The aggregate market prices of the 30 stocks that constitute the Dow Jones Industrial Average, or the DJIA, determine the value of the index at any point in time, according to the Graziadio Business Review. Individual prices of the 30 stocks are, in turn, the product of economic and financial factors that include inflation and corporate earnings growth.
Non-economic factors account for about one-third of the value of the DJIA, while economic factors explain the rest, notes the Graziadio Business Review. Management action, a non-economic factor, controls the additional non-economic factors, which include earnings, earnings growth and the level of yield demanded by investors, that make up the financial components of stock value. The economic factors that influence stock value are inflation, gross domestic product and interest rates.
The aforementioned non-economic and economic factors only account for a part of the value of the DJIA, as the Graziadio Business Review details. The unexplained remainder may be the result of measurement errors or additional non-economic factors, such as emotion and consumer sentiment.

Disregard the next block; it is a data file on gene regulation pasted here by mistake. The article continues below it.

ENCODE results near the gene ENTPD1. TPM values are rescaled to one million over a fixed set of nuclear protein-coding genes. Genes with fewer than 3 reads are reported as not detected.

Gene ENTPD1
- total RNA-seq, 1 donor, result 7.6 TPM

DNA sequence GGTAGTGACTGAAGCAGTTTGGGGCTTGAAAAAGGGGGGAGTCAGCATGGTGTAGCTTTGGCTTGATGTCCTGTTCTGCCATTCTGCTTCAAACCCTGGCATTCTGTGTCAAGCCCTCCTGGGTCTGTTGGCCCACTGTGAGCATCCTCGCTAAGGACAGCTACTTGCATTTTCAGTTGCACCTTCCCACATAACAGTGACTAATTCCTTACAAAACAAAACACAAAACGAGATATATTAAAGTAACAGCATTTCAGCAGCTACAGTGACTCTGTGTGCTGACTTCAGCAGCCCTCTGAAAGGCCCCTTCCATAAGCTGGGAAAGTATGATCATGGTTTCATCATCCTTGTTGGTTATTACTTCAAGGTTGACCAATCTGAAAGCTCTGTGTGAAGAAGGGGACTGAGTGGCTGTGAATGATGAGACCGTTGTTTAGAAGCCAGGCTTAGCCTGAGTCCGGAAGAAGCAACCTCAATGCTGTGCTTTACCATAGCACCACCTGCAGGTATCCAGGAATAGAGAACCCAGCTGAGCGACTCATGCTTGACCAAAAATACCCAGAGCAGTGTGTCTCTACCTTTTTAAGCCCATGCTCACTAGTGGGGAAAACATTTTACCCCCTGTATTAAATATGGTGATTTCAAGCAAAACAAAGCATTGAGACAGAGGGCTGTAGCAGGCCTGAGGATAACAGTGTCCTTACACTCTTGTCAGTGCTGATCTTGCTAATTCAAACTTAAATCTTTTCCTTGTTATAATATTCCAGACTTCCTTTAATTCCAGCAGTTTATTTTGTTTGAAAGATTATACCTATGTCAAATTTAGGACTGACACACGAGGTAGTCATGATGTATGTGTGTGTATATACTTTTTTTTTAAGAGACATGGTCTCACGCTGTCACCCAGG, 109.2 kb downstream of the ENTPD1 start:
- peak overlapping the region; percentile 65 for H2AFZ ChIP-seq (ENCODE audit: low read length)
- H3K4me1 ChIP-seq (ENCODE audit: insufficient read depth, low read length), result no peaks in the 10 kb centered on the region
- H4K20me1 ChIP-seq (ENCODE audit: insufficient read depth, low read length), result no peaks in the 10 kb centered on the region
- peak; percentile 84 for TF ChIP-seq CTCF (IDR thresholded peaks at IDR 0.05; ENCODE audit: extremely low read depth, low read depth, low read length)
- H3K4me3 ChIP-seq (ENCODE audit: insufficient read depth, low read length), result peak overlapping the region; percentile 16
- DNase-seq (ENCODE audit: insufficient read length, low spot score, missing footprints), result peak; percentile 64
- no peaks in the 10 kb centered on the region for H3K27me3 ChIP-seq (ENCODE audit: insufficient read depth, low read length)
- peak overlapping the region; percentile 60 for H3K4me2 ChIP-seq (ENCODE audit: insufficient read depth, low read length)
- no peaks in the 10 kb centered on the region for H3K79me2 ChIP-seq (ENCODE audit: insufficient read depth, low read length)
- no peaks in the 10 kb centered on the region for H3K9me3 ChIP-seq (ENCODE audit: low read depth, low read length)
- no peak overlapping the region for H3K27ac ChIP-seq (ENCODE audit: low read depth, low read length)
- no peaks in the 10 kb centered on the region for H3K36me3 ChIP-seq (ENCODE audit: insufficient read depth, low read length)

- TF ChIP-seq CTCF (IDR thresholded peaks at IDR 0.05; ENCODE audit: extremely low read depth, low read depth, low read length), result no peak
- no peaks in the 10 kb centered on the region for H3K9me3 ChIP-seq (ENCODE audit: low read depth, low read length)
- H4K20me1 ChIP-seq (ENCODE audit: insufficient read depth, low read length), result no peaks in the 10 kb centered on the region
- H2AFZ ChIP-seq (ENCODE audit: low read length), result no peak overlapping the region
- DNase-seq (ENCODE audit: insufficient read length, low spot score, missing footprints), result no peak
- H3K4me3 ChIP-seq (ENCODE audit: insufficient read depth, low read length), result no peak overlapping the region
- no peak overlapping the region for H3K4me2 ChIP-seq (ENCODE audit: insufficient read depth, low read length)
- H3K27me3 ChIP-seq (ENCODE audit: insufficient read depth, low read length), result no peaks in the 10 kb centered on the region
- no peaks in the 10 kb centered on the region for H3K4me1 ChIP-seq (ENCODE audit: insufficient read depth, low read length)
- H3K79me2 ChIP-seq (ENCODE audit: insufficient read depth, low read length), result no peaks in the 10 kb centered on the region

Since the DJIA is composed of stocks from a wide range of industries, investors tend to view the index as a proxy for the broader economy, notes The Simple Dollar. However, because the index only tracks 30 blue-chip stocks, some analysts view the DJIA as inadequate fo representing the general market. As of 2015, some of the stocks in the index include Coca-Cola, Cisco Systems, Alcoa, Verizon and Walmart, notes CNN Money.